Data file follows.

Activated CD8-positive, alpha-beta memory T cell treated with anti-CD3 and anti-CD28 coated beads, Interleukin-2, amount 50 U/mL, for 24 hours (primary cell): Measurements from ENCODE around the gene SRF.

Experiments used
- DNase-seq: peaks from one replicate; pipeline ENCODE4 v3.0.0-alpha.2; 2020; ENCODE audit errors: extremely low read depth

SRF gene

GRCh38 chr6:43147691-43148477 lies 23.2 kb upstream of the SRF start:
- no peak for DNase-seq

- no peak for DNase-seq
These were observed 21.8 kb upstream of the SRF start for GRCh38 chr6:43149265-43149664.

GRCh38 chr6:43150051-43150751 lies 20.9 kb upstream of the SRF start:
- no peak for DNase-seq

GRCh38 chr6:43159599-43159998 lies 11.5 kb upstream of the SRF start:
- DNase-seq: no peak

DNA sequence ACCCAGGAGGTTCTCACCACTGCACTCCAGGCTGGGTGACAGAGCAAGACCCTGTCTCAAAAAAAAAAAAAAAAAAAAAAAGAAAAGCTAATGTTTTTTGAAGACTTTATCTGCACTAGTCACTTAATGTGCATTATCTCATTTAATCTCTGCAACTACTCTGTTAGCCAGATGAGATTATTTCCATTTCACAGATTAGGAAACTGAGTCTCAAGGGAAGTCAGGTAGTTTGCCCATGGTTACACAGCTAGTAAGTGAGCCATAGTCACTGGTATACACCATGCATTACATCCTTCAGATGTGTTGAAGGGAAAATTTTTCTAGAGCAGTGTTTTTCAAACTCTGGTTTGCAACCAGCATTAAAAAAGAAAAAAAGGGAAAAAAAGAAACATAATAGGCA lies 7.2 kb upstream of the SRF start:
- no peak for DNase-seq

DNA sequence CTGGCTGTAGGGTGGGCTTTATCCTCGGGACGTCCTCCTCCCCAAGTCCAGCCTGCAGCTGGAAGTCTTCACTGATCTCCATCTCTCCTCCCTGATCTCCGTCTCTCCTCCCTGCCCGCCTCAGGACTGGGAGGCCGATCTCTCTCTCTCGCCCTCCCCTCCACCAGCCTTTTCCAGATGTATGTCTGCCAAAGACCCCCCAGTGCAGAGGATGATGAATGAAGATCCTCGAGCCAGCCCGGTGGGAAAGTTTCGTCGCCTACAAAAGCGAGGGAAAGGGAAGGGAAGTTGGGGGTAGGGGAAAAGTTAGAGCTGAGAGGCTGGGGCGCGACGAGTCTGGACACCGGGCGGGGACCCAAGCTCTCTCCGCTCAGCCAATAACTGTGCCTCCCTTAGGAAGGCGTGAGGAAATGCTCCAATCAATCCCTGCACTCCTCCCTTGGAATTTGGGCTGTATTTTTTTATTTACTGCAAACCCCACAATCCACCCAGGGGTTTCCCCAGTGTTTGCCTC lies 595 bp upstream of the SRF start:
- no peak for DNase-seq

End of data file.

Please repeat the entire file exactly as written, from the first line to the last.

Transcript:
Activated CD8-positive, alpha-beta memory T cell treated with anti-CD3 and anti-CD28 coated beads, Interleukin-2, amount 50 U/mL, for 24 hours (primary cell): Measurements from ENCODE around the gene SRF.

Experiments used
- DNase-seq: peaks from one replicate; pipeline ENCODE4 v3.0.0-alpha.2; 2020; ENCODE audit errors: extremely low read depth

SRF gene

GRCh38 chr6:43147691-43148477 lies 23.2 kb upstream of the SRF start:
- no peak for DNase-seq

- no peak for DNase-seq
These were observed 21.8 kb upstream of the SRF start for GRCh38 chr6:43149265-43149664.

GRCh38 chr6:43150051-43150751 lies 20.9 kb upstream of the SRF start:
- no peak for DNase-seq

GRCh38 chr6:43159599-43159998 lies 11.5 kb upstream of the SRF start:
- DNase-seq: no peak

DNA sequence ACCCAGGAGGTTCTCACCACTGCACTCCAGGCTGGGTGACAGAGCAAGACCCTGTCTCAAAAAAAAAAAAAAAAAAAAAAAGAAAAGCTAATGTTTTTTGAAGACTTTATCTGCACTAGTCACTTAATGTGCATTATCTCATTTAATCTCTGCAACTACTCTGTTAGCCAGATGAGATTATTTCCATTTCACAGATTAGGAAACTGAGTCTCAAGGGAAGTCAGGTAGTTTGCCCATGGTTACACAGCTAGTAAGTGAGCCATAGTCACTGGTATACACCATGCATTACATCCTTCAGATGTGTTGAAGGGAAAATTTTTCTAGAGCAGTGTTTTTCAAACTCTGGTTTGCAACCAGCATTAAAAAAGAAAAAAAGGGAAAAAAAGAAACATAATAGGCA lies 7.2 kb upstream of the SRF start:
- no peak for DNase-seq

DNA sequence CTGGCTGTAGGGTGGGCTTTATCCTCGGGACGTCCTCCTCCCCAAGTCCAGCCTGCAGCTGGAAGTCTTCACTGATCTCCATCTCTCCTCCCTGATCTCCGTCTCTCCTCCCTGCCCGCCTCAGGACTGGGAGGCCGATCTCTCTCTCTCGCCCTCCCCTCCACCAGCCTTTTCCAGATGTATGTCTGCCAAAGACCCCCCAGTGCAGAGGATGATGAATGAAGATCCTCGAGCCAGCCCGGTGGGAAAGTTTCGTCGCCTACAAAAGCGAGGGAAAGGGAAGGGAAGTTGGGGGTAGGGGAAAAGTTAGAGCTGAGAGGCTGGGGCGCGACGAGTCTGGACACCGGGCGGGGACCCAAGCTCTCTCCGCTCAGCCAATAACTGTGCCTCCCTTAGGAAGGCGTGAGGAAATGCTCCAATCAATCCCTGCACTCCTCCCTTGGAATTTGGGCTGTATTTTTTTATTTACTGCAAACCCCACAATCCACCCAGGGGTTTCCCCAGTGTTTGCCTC lies 595 bp upstream of the SRF start:
- no peak for DNase-seq